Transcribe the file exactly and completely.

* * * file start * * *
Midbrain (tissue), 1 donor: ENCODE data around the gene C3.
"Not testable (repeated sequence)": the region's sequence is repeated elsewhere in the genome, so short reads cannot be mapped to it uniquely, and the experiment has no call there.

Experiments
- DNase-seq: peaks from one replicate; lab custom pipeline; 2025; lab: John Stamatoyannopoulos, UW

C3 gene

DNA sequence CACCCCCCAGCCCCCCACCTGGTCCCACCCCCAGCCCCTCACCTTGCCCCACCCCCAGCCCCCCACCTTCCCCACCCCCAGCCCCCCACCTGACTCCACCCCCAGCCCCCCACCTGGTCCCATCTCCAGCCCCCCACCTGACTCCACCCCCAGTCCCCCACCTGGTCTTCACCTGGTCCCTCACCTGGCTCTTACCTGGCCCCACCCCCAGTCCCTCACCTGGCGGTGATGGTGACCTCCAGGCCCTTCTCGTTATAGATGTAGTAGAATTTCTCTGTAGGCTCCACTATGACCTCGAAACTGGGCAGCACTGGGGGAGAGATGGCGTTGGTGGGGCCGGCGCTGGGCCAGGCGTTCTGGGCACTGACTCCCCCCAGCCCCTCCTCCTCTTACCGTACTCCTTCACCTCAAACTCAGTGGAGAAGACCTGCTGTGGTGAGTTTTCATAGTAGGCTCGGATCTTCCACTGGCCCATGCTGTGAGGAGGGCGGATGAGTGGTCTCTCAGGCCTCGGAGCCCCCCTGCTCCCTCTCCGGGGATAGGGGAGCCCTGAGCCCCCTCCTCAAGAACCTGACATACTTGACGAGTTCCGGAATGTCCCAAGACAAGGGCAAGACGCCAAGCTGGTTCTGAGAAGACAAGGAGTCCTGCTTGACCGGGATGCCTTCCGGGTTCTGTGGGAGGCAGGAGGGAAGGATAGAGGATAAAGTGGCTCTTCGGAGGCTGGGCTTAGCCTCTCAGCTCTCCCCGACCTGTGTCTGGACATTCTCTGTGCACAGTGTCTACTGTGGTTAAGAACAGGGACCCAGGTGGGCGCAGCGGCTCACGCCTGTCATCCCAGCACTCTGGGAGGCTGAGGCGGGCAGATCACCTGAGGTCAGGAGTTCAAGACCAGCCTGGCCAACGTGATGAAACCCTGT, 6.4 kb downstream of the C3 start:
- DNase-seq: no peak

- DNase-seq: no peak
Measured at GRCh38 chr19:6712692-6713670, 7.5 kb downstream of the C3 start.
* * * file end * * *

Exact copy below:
Midbrain (tissue), 1 donor: ENCODE data around the gene C3.
"Not testable (repeated sequence)": the region's sequence is repeated elsewhere in the genome, so short reads cannot be mapped to it uniquely, and the experiment has no call there.

Experiments
- DNase-seq: peaks from one replicate; lab custom pipeline; 2025; lab: John Stamatoyannopoulos, UW

C3 gene

DNA sequence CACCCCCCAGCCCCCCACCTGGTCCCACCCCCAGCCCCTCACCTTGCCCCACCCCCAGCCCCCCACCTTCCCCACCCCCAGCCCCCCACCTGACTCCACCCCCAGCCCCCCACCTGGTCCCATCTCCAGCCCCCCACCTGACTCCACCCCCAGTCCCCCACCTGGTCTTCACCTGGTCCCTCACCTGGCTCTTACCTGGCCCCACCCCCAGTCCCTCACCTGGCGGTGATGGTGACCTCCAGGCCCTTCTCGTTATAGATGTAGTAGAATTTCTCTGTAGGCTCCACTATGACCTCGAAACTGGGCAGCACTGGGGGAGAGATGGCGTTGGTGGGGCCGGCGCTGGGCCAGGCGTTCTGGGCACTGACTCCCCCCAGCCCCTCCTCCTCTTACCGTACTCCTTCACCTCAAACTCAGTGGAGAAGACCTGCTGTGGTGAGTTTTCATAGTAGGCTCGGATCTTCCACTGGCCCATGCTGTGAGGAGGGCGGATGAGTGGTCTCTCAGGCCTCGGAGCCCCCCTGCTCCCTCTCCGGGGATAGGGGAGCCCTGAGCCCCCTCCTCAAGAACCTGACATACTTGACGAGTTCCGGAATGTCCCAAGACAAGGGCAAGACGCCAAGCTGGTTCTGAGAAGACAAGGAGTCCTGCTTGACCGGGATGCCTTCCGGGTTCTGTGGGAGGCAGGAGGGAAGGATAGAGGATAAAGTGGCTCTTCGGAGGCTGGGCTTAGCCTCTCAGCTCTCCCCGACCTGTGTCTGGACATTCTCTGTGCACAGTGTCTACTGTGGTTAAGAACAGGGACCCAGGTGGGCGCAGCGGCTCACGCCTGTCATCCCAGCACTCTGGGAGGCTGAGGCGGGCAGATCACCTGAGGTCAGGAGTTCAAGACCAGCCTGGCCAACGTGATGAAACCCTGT, 6.4 kb downstream of the C3 start:
- DNase-seq: no peak

- DNase-seq: no peak
Measured at GRCh38 chr19:6712692-6713670, 7.5 kb downstream of the C3 start.